When I read the first article and listened to his addressing this audience about the subject, I cracked up. It was like listening to a comedy routine with some real truths about how gentrification can negatively impact people of color. I understood exactly what he was saying. I related. His father could not play his guitar in a place he’d lived in for over four decades, my family can no longer go fishing in the waterholes they’d known about for over two centuries. ‘Hoods that Spike Lee grew up knowing had been renamed and our ‘hoods on Hilton Head are … What exactly is a sea pine? He talked about raised rents, uncollected garbage, and enough dogs for the Westminster Dog Show. I have witnessed property tax hikes, eminent domain, and limited beach access. So while Spike Lee sounded funny when he went off, it actually can be a bad situation for those people who remain behind. Then I read the second and third articles… Those, I found less amusing. If you will bear with me, I am working through some really deep emotions. Spike Lee wrote some really awesome films. I love, love, love, the Brooklyn Brownstones featured in several of them. Heck, I wanted one of them. I really respected how Spike Lee represented his roots in each of his films. But according to the articles I read, he sold his home for his personal reasons. And of course now, his home is worth quadruple the price he sold it for, but eh what’s a few million dollars when you’re making movies that people still enjoy watching? But it is his right to sell his home if he wants to. We cannot control that. If you recall, I actually wrote about this in The Promise of Palmettos. What he does not have the right to do, after choosing to sell his real estate/home/heritage/culture/legacy, is to go off on people who saw the Brooklyn neighborhoods for the good investment that they are and acted on it.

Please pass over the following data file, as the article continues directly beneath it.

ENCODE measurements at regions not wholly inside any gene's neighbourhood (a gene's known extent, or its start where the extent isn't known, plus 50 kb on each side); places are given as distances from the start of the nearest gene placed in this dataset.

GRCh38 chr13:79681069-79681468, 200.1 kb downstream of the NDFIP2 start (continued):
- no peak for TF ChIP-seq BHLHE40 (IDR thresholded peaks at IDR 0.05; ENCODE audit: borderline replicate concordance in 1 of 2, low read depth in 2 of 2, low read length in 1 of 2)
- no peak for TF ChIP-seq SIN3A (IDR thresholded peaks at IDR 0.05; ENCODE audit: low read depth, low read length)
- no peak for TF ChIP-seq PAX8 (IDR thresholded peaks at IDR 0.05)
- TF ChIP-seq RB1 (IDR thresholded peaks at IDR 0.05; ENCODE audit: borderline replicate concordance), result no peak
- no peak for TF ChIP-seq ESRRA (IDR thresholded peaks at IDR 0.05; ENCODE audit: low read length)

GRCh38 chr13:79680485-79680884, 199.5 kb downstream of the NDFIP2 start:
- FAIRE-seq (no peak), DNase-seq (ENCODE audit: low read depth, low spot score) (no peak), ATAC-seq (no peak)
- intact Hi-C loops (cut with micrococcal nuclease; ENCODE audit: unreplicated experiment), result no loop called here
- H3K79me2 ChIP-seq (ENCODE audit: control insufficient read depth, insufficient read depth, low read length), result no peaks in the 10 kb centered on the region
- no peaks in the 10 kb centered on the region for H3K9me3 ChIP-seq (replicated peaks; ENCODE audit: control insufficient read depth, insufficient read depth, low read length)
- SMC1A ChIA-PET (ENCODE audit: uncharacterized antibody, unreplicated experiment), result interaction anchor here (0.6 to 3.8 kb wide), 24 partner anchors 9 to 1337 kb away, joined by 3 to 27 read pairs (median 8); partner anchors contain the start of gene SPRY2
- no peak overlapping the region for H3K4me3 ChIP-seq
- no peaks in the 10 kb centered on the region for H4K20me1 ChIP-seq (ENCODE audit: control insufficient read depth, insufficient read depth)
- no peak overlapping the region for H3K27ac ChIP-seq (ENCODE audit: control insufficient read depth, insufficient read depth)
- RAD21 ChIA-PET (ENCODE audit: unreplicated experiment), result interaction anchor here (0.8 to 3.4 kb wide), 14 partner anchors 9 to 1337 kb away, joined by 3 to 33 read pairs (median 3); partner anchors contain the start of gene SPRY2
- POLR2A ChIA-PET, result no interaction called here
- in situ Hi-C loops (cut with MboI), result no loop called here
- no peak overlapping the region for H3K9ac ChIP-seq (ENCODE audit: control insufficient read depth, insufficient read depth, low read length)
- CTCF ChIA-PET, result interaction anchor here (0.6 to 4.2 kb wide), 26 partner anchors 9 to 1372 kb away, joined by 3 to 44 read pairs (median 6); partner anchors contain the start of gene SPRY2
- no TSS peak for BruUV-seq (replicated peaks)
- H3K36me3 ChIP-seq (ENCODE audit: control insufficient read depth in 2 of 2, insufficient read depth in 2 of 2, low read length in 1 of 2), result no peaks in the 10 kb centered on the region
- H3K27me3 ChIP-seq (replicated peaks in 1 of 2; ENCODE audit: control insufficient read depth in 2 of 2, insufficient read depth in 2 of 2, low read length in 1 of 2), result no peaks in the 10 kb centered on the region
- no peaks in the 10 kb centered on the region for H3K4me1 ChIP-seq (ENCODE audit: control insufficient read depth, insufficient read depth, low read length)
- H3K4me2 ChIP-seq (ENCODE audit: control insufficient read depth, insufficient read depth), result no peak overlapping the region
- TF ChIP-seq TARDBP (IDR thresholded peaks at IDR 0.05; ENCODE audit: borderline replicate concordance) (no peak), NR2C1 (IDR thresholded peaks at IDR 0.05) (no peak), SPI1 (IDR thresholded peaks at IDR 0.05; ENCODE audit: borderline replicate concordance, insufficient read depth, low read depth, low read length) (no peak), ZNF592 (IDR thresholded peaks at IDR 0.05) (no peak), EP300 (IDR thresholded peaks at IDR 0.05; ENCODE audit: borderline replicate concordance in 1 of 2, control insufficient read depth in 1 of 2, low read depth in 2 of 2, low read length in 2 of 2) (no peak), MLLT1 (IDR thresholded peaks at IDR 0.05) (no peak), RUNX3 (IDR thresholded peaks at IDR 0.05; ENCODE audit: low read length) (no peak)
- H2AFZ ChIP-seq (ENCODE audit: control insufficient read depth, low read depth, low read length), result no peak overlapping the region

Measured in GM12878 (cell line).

I wish (please forgive me, Spike Lee because it pains me to say it) that he really had seen the future in Fort Greene and the other Brooklyn neighborhoods. All of these actors and entertainers coming out of Fort Greene, Bedford Stuyvesant, Harlem, Boogie Down, Mount Vernon, and other communities in NYC and not one of them thought it was a good idea to reinvest in their own real estate/home/heritage/culture/legacy?! If anybody could have gentrified their own selves, Spike Lee and these other entertainers could have. It would not have been easy. It’s not for anyone. It is doable. It was doable for my family on Hilton Head Island. And if you want to talk NYC, my own family who lives in Harlem (What did they say it was called now?) still lives there. Why oh why didn’t Spike Lee take to heart the script he had written in Do the Right Thing ? You know that scene where the three old Black men who had hung out at the side of Sal’s Pizzeria stared narrow-eyed at the Asian grocer for having “the nerve” to try to make a living in their neighborhood. Art imitates life. Spike Lee, through his movies, saw gentrification coming. He had the means to maybe not prevent it, but benefit from it, in a way that his father could still play his acoustic guitar as loudly as he wanted, he could have had his Michael Jackson party and do all of the things that made Fort Greene, well… Fort Greene. And yes, it may have still been the “Westminster Dog Show,” because a great neighborhood is a great neighborhood. It draws people of all cultures that we have to learn to respect and enjoy. Not eradicate.
Am I being judgmental? Maybe I am. However, I am not going to dictate the social responsibility of every Black person of means but I want to give people something to think about. I also want to let Spike Lee know that it is not too late to Gentrify His Own Self, if he chooses to. I implore him and others to think about ways that we can make gentrification beneficial to our own community because it’s not going away no matter how loudly we protest and how many “F” bombs we drop. As for my sister and brother-in-law, if they do decide to leave, it means that they’ll have the opportunity to make their mark somewhere else. The most important thing is that they are happy.
If you have not had a chance to read Spike Lee’s thoughts on Gentrification, please view the article below: